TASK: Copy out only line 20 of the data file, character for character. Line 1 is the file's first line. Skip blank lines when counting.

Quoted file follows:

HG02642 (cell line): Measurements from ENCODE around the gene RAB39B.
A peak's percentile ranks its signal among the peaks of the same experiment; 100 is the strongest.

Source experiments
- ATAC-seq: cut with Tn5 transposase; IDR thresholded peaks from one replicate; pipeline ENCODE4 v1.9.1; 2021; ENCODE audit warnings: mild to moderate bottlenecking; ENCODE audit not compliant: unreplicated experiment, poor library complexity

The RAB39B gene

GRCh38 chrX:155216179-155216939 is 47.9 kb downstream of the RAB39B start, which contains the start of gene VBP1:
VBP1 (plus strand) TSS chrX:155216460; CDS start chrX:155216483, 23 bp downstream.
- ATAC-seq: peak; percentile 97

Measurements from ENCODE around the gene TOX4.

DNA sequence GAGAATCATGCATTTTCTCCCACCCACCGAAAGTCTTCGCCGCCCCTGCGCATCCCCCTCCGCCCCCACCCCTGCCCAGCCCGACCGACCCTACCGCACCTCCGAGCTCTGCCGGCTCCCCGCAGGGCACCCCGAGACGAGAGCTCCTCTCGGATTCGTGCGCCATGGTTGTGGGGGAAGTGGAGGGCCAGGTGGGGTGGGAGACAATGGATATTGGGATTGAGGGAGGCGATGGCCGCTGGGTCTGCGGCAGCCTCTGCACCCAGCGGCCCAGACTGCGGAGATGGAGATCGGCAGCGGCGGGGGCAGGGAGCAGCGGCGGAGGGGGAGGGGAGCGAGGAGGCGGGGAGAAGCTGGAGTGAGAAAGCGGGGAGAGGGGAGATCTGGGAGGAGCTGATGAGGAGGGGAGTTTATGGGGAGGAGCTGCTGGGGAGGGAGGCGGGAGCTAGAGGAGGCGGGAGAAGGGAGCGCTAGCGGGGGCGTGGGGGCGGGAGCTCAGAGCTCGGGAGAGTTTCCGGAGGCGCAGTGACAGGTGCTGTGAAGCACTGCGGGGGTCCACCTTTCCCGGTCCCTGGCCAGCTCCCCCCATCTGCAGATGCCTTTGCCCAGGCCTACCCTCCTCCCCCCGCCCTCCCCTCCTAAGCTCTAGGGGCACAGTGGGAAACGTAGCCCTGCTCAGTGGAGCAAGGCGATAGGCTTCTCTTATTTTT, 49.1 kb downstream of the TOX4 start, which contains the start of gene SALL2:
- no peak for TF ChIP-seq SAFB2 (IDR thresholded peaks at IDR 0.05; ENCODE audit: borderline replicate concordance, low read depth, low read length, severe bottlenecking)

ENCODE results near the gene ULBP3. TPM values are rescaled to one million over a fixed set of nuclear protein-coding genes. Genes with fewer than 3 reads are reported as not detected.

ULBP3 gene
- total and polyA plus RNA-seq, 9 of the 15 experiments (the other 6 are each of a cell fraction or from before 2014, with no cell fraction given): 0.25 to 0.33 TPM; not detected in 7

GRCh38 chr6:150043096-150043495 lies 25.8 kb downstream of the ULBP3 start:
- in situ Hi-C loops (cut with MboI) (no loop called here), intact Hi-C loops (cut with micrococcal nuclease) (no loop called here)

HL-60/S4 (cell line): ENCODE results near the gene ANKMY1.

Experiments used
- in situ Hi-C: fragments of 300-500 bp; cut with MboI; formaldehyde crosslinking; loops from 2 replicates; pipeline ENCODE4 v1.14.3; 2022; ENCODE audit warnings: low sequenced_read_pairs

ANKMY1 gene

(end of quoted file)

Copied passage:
ANKMY1 gene